Schüssler vs Judge Davis

Do South Africans get value for their tax money?

JOHANNESBURG – South Africans pay a lot of tax and get very little for it.

Or do they?

Judge Dennis Davis, the chair of the Davis Tax Committee that was tasked with a comprehensive review of South Africa’s tax system and Mike Schüssler, chief economist at got into a heated debate on Thursday when the value taxpayers get for their money was discussed at the National Budget breakfast of The Financial Planning Institute of Southern Africa (FPI) and the South African Institute of Tax Professionals (Sait).

Schüssler said South Africans pay a lot of tax and get “very, very little for it”.

He said for the last 63-odd years, South Africa’s average economic growth rate has been around 3.4%, but it has deteriorated significantly since the recession and has recently been closer to 2%.

“We are a laggard in world terms. Today South Africans are poorer per capita than the average citizen of the world. That was not the case until recently,” he said.

Schüssler said if social security contributions (which the country has very little of) were left out, South Africa had one of the highest tax to gross domestic product (GDP) ratios in the world (on a five-year average).

“For this high tax rate – what do you get? Well, you pay for your own security. You probably pay for your own medical aid, you have to pay your own social security and pensions and you still have potholes in the streets and electricity that does not work.”

Schüssler argued that this was no longer a redistributive system, but a punitive system.

“It’s becoming a problem because firms are no longer that interested in staying here.”

But Davis disagreed.

When South Africa as a whole is considered, and not only middle and upper income groups, it is “profound rubbish” that taxpayers don’t get anything for their tax money, he said.

The World Bank has suggested that South Africa’s tax transfer system is the best in the world, Davis said.

It has brought down the Gini coefficient from around 0.75 to 0.59, he said.

The Gini coefficient is an indication of income inequality where 1 is the most unequal.

“In effect the tax and transfer system has created quite a lot of stability which otherwise wouldn’t be there. Of course it doesn’t go to you [middle and upper income South Africans] but that’s the legacy of apartheid I’m sorry to tell you.”

If the tax and transfer system was to be fiddled with and it failed as a result, political instability could become unbearable, Davis warned.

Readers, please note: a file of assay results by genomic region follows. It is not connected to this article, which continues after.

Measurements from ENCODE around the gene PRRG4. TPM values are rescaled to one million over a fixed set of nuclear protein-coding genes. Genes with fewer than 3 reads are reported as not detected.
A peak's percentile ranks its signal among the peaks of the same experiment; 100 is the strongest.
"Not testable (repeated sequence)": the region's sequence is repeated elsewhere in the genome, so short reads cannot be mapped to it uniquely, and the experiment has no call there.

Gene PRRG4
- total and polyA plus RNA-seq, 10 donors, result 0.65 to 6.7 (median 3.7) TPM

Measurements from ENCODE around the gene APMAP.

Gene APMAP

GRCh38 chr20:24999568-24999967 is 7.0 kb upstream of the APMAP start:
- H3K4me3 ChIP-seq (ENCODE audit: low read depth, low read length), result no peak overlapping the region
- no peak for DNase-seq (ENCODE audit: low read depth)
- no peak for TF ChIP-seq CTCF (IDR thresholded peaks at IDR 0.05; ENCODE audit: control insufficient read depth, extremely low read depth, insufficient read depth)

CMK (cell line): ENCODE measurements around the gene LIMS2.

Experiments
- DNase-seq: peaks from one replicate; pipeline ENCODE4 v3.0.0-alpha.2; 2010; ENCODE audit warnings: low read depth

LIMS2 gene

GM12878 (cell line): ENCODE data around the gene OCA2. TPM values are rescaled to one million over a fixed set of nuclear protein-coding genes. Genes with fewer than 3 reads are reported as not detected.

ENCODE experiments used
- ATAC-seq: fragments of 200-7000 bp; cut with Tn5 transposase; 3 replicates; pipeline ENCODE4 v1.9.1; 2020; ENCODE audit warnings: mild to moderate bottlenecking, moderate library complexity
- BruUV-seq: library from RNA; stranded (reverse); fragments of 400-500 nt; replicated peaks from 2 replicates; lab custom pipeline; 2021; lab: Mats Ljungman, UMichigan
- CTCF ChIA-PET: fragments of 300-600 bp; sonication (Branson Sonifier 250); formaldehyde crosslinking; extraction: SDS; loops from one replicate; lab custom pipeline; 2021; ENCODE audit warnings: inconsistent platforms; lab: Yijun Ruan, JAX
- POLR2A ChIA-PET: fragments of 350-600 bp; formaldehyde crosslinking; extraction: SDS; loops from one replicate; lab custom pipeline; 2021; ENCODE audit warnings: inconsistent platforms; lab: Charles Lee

Davis fears political instability. “…given the instability in Sars, and given the fact that we have an economy in serious trouble – if the tax and transfer system fails then political instability in this country will engulf us in such a way that quite frankly everything else is going to be academic.
“So please don’t come and tell me right in some rhetorical flourish that in fact you don’t get any value. The society gets enormous value.”

Davis also argued that it was incorrect to compare tax to GDP ratios and exclude social security as it is a hugely complex form of taxation that is deeply intertwined with income tax in many other countries.

But Schüssler said for the productive side of the economy to do more than just redistribute the existing part of the “cake”, things had to be approached differently.

The productive side of the economy had to be kick-started in order to create jobs and lure investment.

“It is the difference between growing the cake and dividing the cake and I’m for growing the cake,” Schüssler said.

He said the number of rich South Africans was limited and their increased tax burden was going to be a problematic.

“Money is very silent when it leaves [the country],” he said.

Both parties however agreed that the economy was in trouble, that more jobs had to be created and that the budget deficit had to be addressed.

Davis said it is important that solutions be found.

He agreed with Schüssler that South Africa had excessive consumption expenditure in the public sector.

Davis said it was important to be practical and fair about where the real problems were and to get solutions.


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